A “little bit” of AI running on top of all this would do wonders.
Ultimately, the risk is too great to move all one’s information to the cloud without some form of encryption or other protection. Early versions, however, may run on something like Google Drive or Dropbox just to make file system distribution easy.
One other random fleeting thought -- In terms of saving a “snapshot” of a website or other “point in time” relations, Microsoft OneNote does this pretty well. It is useful in this regard… It may be the case that Bill Gates (I understand he had a big role in developing the concepts in OneNote?) is on this same track but is starting from a ‘let’s organize a project’ starting point rather than ‘let’s organize everything’ as we are.
Tl;dr: man seeks digital unicorn for fun and profit.
As one who only read the Tl;dr SIGN ME UP!
Sweet, well I'd love to pick your brain if you don't mind. I'd love to help In any way possible. I have a few comps just laying around and the ability to create possibly a small Linux based platform for Databasing this all. You can email me.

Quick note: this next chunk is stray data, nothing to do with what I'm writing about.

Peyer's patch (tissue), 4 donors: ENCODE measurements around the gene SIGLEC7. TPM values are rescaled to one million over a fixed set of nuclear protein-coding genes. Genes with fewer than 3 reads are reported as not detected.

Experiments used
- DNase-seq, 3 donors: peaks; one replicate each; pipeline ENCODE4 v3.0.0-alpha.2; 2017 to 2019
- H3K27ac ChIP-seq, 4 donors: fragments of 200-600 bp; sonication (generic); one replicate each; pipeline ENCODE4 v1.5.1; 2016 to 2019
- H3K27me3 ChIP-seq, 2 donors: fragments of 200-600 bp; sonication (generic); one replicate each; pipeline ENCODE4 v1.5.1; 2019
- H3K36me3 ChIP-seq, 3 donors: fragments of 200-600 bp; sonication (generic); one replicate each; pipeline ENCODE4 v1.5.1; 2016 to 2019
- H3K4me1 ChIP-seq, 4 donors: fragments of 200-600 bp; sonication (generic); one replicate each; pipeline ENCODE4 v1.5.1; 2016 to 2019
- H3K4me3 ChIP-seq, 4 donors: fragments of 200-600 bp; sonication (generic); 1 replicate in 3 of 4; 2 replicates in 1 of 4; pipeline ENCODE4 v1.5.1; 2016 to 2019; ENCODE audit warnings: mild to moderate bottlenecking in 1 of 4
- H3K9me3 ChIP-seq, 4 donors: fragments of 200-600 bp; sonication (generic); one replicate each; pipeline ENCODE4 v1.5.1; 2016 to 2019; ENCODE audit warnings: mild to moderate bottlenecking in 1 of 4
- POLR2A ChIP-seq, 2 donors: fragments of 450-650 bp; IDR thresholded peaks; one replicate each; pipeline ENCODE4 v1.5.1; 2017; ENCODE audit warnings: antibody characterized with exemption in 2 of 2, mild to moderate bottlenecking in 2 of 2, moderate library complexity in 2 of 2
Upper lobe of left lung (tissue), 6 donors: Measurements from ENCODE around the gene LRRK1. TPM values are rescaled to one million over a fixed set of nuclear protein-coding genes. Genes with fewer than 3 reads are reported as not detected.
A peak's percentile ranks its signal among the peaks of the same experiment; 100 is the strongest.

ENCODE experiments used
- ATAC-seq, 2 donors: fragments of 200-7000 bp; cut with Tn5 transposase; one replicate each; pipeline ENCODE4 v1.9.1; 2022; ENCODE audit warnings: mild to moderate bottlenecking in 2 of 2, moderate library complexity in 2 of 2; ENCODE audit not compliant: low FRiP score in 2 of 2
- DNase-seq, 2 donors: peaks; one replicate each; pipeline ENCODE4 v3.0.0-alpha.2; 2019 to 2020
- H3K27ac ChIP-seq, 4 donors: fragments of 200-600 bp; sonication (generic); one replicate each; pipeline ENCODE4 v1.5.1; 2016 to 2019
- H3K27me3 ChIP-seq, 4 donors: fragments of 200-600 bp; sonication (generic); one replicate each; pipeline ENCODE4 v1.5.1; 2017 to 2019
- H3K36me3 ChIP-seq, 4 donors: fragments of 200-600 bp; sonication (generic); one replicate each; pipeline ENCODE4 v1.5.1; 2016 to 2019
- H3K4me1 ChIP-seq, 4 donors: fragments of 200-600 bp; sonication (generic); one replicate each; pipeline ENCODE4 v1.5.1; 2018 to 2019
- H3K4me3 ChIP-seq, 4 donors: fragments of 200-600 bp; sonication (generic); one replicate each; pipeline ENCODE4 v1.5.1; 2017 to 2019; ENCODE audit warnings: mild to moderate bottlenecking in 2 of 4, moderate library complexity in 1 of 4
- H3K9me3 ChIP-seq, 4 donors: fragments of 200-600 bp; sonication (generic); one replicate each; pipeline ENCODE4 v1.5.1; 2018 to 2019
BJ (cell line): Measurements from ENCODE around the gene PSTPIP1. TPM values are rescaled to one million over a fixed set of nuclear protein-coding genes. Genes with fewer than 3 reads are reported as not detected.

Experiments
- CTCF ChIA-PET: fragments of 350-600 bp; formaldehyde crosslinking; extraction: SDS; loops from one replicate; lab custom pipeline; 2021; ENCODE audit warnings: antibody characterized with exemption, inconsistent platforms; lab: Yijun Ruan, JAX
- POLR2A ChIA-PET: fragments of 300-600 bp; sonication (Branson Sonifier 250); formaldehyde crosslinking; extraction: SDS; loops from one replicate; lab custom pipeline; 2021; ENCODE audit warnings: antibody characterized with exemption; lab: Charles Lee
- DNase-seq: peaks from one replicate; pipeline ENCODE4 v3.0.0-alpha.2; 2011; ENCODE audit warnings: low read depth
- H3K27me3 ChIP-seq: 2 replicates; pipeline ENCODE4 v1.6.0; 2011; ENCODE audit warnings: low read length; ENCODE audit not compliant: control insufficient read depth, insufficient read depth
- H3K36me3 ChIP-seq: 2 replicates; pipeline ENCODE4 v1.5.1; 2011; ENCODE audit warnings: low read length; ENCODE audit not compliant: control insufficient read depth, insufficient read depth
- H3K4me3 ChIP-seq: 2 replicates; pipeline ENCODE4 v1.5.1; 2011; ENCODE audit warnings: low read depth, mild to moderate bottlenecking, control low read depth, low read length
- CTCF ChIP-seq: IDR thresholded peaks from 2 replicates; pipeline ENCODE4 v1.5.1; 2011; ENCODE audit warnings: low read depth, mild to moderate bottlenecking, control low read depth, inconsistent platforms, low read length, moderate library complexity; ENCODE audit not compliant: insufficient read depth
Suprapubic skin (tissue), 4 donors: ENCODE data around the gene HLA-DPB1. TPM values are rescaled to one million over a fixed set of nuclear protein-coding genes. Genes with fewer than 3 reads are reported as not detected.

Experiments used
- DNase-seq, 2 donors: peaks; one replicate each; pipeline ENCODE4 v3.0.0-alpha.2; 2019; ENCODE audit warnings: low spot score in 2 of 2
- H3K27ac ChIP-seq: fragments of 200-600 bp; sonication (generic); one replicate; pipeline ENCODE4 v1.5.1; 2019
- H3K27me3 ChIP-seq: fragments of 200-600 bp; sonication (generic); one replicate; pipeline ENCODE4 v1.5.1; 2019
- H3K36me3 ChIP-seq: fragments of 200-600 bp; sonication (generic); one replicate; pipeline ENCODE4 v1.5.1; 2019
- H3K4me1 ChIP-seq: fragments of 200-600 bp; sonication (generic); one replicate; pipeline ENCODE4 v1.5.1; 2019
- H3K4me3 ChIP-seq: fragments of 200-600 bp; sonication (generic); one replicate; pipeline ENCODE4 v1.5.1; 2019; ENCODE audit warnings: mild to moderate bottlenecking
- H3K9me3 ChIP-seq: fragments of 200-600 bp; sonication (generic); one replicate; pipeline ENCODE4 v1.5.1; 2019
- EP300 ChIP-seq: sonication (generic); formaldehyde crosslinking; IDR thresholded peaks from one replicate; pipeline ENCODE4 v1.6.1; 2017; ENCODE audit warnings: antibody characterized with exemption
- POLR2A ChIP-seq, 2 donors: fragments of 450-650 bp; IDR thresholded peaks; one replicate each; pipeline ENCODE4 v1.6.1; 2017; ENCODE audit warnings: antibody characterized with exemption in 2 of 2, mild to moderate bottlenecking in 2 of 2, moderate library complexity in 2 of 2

I never really comprehended what you were trying to do since the only instance in which I have heard anyone speak about it prior to this was in some videos I watched. Now that I read and do comprehend your intentions my mind is blown, I have mind diarrhea. I have nothing to really contribute I just wanted to wish you the best of luck.
So in a sense, like the Apple Appstore, without the annoying limitations. (And store part obviously.) I will keep your unicorn with me until you finish. Good luck guys.
So, I don't know exactly where you got the idea of Appstore? Or just how the appstore works. The idea is to organize data and access it efficiently.
I don't know, either of us could be mistaken.